**Baron Fourier** (1768-1830):

*Any continuous periodic signal can be represented as the sum of
carefully chosen sine waves.*

The *Fourier Transform* is used to express a function as a
continuous integral of sine waves. The *Fourier Series* (or
*Discrete Fourier Transform*) is used to express a discretely
sampled periodic function as a discrete sum of sine waves.

The DFT:

and its inverse:

An input series, *f*, of *N* real values fed through the
forward DFT will produce an output series, *F*, of *N*/2
complex values. Obviously, the highest frequency that can be
represented without aliasing given any sampling rate, *R*, is
*R*/2 Hz. One-zero-one-zero at 44100Hz is a square wave with a
frequency of 22050Hz. This lower frequency is called the Nyquist limit
or Nyquist frequency.

The first sample of the transformed series, *F _{0}*, is
the DC component (the average) of the input series.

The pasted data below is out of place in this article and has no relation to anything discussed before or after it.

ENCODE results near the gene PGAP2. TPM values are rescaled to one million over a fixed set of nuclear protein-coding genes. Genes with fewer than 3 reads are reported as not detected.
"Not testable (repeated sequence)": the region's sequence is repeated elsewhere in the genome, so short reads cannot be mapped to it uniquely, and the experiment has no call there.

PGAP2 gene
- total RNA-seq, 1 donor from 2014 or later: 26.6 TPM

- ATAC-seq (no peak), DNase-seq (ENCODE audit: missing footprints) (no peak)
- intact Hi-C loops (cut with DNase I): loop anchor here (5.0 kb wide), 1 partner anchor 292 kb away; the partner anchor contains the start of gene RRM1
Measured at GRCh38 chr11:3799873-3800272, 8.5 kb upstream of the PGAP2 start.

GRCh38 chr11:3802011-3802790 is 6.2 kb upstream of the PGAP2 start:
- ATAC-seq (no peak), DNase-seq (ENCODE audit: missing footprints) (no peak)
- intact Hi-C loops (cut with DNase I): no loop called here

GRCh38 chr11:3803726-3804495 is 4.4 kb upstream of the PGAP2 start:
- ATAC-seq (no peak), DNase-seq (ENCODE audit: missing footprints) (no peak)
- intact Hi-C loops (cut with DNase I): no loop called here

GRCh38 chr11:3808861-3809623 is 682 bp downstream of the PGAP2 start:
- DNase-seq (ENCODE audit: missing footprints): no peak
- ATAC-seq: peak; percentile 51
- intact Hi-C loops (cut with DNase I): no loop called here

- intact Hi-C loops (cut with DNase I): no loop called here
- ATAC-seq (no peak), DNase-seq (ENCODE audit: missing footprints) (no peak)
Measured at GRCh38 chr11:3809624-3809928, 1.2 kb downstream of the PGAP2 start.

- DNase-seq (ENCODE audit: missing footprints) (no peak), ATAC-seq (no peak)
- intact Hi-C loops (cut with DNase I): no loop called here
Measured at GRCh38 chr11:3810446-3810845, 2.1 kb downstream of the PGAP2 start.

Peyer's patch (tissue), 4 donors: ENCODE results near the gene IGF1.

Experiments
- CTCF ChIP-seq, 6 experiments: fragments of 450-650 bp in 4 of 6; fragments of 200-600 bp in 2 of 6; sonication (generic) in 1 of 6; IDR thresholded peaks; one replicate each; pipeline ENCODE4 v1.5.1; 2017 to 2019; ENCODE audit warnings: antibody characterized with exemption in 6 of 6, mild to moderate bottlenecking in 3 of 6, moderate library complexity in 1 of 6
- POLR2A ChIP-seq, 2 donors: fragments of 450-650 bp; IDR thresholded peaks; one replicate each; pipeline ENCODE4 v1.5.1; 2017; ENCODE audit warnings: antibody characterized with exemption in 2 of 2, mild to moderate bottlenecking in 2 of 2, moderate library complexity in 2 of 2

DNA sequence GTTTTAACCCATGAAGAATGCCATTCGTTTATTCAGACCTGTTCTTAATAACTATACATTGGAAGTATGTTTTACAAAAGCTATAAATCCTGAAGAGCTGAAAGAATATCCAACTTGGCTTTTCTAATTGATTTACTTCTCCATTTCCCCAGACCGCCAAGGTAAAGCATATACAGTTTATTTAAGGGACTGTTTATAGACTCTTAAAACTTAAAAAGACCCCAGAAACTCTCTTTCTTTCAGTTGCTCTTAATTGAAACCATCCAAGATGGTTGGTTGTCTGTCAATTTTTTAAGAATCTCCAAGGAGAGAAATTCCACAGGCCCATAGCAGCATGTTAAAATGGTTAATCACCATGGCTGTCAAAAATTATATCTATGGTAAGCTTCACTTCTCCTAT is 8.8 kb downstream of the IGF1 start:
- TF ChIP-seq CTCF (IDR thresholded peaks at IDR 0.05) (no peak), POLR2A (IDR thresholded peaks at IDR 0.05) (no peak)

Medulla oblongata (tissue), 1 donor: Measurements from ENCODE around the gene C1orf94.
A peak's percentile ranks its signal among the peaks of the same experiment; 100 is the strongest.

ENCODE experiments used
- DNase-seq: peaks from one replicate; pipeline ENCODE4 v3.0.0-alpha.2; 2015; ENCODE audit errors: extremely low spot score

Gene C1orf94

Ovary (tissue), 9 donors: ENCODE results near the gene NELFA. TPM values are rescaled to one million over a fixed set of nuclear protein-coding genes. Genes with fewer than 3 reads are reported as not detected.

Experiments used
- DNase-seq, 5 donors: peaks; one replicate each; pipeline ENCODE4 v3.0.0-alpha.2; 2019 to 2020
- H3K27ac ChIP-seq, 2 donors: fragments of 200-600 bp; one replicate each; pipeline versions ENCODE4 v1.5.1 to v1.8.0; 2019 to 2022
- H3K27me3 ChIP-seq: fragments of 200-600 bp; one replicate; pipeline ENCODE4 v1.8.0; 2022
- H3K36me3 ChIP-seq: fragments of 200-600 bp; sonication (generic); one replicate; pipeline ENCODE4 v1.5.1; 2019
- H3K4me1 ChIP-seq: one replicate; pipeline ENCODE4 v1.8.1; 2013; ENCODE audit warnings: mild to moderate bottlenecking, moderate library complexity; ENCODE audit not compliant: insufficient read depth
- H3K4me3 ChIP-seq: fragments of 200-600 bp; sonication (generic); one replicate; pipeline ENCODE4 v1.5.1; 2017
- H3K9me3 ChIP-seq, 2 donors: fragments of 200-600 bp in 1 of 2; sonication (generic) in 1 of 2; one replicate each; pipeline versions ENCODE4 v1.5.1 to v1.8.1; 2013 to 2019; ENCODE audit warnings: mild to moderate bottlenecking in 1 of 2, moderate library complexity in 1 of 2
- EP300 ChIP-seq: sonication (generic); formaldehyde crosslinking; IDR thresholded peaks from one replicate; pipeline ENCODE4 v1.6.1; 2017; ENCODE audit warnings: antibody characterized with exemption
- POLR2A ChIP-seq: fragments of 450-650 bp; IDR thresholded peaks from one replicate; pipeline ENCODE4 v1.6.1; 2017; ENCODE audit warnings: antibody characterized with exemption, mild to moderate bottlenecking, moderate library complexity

N = number of samples R = sampling rate (samples per second) R/2 = Nyquist frequency (Hz) N/R = duration (seconds) |F[0]| = DC component Re F[n] = n-th real output Im F[n] = n-th imaginary output n*R/N = frequency (in Hz) corresponding to n-th output |F[n]| = amplitude of n*R/N Hz frequency Arg F[n] = phase of n*R/N Hz frequency

The complex output of a DFT is a polar representation of the present frequencies. The amplitude of any given frequency is the modulus of the corresponding complex output; the phase is the angle of the complex output:

nf kindly provided a 48Khz sample of him plucking the A string on his steel electric guitar. Here's a single period taken from it:

To get enough frequency resolution, I took a little more than two seconds
worth of samples and ran them through a DFT (example code:
dft.c - *slow*):

The most prominent frequency is at 107 point something Hz. The frequency of a perfectly tuned A-2 is 110Hz. The spectrum also shows diminishing overtones at integer multiples of the base frequency.

Graphs by gnuplot.[home]

copyright © 2004 Emil Mikulic

First try: 2001/09/25

$Date: 2004/10/09 08:56:10 $